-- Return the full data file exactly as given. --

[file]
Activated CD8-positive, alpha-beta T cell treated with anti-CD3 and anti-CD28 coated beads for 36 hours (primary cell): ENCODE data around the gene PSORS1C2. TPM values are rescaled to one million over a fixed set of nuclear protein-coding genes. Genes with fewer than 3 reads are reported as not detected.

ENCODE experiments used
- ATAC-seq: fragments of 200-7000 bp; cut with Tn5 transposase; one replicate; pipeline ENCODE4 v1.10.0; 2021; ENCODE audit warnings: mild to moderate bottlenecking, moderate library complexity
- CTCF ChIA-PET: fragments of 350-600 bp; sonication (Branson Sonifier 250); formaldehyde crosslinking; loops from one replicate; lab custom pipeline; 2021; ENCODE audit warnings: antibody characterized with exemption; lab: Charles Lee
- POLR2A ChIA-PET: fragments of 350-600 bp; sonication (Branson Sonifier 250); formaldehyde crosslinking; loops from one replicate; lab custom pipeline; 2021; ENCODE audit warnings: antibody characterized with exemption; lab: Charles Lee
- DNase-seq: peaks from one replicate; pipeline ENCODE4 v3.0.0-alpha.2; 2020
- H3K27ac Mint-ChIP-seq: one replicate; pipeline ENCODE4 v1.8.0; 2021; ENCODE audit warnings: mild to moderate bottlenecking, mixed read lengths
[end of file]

Activated CD8-positive, alpha-beta T cell treated with anti-CD3 and anti-CD28 coated beads for 36 hours (primary cell): ENCODE data around the gene PSORS1C2. TPM values are rescaled to one million over a fixed set of nuclear protein-coding genes. Genes with fewer than 3 reads are reported as not detected.

ENCODE experiments used
- ATAC-seq: fragments of 200-7000 bp; cut with Tn5 transposase; one replicate; pipeline ENCODE4 v1.10.0; 2021; ENCODE audit warnings: mild to moderate bottlenecking, moderate library complexity
- CTCF ChIA-PET: fragments of 350-600 bp; sonication (Branson Sonifier 250); formaldehyde crosslinking; loops from one replicate; lab custom pipeline; 2021; ENCODE audit warnings: antibody characterized with exemption; lab: Charles Lee
- POLR2A ChIA-PET: fragments of 350-600 bp; sonication (Branson Sonifier 250); formaldehyde crosslinking; loops from one replicate; lab custom pipeline; 2021; ENCODE audit warnings: antibody characterized with exemption; lab: Charles Lee
- DNase-seq: peaks from one replicate; pipeline ENCODE4 v3.0.0-alpha.2; 2020
- H3K27ac Mint-ChIP-seq: one replicate; pipeline ENCODE4 v1.8.0; 2021; ENCODE audit warnings: mild to moderate bottlenecking, mixed read lengths